From harsh winter, the storms that are abroad,
That angry Jove, from out the sky, projected.
Yet joy we cannot feel, nor feasts afford,
Seeing the widows by such pain affected,
Who, dressed in black, still lamenting, go,
Amidst a grieving France, and cry their woe.
There’s need now for King Louis to provide
Fresh captains for the field, fresh companies,
That to restraining greed should be applied,
To guard the honour of the Fleur-de-lys,
From men that monks and nuns, far and wide,
Have harmed, black, white and grey; that seize
On wives and daughters, brides, on Christ divine
Stealing the silver from his sacred shrine.
Wretched Ravenna, twere better if you
Had not, indeed, resisted the victor,
Warned by Brescia’s fate, as you, anew,
Give warning to Rimini and Faenza.
Come, Louis, let old Trivulzio go
Among your squadrons, and teach them, ever,
Greater restraint, and show what wrong has bred,
Italy’s cities heaped now with the dead.
Canto XIV: 10-29: King Agramonte reviews his troops
As the French king needed knights a plenty,
Now, to replace his captains that were slain,
So Marsilio, and Agramante,
There, had need to marshal their troops again,
And, filled with that intent, wished to see
Them, out of winter quarters, on the plain,
So, they might review their every need,
And their good governance be then decreed.
Marsilio first, then King Agramante,
By company, inspected all their men,
The Catalonians headed the army
Of Spain, Dorifebo was made captain.
Next, without their king, Folvirante,
Whom the hand of bold Rinaldo, ere then,
Had slain, came the soldiers of Navarre,
Isolier named to be their guiding star.
Balagante led the forces from Léon,
Grandonio commanded the Algarbi;
Falsirone, Marsilio’s brother, won
Lesser Castile, and all that company;
Men followed Madarasso’s ‘gonfalon’
Out of Malaga, and fair Seville’s city,
Where the great Guadalquivir’s waters play
Twixt Cordova’s rich fields and Cádiz Bay.
Stordilano, Baricondo and Tessira,
Together, displayed their brave companies;
The first led the troops from Granada;
While the second, he commanded, with ease,
The warriors who came from Majorca.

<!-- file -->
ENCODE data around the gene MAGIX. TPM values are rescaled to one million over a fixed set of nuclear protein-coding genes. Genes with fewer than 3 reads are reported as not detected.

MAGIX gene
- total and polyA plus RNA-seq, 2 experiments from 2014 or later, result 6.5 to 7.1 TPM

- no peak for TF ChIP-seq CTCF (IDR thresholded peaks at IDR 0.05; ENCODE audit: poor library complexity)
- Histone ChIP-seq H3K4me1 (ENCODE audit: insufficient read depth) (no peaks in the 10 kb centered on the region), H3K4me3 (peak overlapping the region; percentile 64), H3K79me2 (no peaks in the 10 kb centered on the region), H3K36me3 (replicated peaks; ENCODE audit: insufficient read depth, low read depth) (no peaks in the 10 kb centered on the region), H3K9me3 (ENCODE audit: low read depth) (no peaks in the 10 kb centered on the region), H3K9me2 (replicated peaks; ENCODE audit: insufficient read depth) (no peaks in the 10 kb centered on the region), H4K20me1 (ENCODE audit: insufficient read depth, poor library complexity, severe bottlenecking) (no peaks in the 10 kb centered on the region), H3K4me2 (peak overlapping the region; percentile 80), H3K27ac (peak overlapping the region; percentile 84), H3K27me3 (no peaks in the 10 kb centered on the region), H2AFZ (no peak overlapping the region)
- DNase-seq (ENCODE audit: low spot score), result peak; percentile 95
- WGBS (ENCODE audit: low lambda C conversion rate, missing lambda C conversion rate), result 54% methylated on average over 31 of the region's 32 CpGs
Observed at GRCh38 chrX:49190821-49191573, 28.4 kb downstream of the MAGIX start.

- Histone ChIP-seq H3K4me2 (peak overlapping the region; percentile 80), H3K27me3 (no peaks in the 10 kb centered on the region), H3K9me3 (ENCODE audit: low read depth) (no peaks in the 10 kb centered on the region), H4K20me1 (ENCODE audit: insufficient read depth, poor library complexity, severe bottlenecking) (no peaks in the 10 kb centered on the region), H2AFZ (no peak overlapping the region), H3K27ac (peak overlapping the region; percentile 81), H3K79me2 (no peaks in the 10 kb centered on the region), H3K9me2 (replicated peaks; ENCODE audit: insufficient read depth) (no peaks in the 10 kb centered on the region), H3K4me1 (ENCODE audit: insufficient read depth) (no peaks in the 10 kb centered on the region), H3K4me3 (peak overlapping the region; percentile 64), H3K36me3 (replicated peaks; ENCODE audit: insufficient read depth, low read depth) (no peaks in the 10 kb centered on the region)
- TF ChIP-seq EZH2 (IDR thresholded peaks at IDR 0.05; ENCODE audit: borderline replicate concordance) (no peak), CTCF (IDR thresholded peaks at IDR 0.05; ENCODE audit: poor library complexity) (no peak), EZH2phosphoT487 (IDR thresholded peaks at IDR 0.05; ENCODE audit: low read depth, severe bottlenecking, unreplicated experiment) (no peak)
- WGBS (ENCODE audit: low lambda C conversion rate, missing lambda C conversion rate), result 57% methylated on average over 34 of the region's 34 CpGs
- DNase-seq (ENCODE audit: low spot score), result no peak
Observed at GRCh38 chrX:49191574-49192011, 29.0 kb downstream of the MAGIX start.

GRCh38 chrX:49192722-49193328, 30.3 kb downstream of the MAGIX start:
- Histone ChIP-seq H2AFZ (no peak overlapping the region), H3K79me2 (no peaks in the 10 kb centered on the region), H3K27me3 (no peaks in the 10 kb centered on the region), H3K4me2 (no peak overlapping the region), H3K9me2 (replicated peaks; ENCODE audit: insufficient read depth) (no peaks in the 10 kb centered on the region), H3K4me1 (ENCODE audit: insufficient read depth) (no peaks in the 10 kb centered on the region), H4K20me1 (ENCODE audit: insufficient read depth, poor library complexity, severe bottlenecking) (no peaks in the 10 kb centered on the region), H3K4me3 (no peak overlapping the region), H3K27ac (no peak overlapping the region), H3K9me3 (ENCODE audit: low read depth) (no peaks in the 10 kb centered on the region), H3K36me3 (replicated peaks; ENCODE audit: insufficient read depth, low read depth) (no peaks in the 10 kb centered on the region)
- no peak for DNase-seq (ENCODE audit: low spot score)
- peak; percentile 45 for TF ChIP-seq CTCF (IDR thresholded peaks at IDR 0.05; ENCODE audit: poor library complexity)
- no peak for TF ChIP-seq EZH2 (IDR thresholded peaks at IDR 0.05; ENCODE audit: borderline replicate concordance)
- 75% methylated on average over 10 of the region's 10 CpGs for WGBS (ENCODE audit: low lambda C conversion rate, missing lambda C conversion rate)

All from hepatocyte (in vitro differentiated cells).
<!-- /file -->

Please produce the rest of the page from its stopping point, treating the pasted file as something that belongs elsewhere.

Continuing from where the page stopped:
Larbino had of Lisbon held the keys,
Now Tessira ruled his men; Serpentino
The Galicians, for Maricoldo.
Those of Toledo and Calatrava,
Who’d marched beneath bold Sinagon’s flag there,
With those from beside the Guadiana,
That, in bathing, its crystal waters share,
Were governed now by brave Matalista;
While Bianzardin now had in his care,
Salamanca, Piagenza, Astorga,
Palencia, Avila and Zamora.
Those from Zaragoza, and from the court
Ferrau now led, for King Marsilio;
And to that well-armed captain did report
Bold Balinverno, and Malgarino
Malzarise and Morgante, who, in short,
Had lost their realms, and being exiled so,
Had turned to Marsilio; he as friends
Received them, now they furthered his own ends.
The king’s bastard was in his company,
Follicon d’Almeria, with Doricante,
Analardo, Largalife, Bavarte,
And that most cunning lord, Archidante,
The brave Langhiran, and Lamirante,
And many another of whom I’ll write
If e’er the time comes to display their might.
When the Spanish host had passed on by,
In fine style, before King Agramante,
The brave King of Oran now caught the eye,
Almost a giant in stature, and, sadly,
Those who for Martasino gave a sigh,
That was dealt his death by Bradamante,
Pained the warrior-maid had with such ease
Slain that fine king of the Garamantes.
The third company was Marmonda’s,
Whom Argosto had slain in Gascony;
Both it and the second now lacked leaders,
As did the fourth, thus demanding three
Fresh warriors now to lead them onwards,
Agramante feigned to ponder, briefly;
Buraldo, Ormida, Arganio,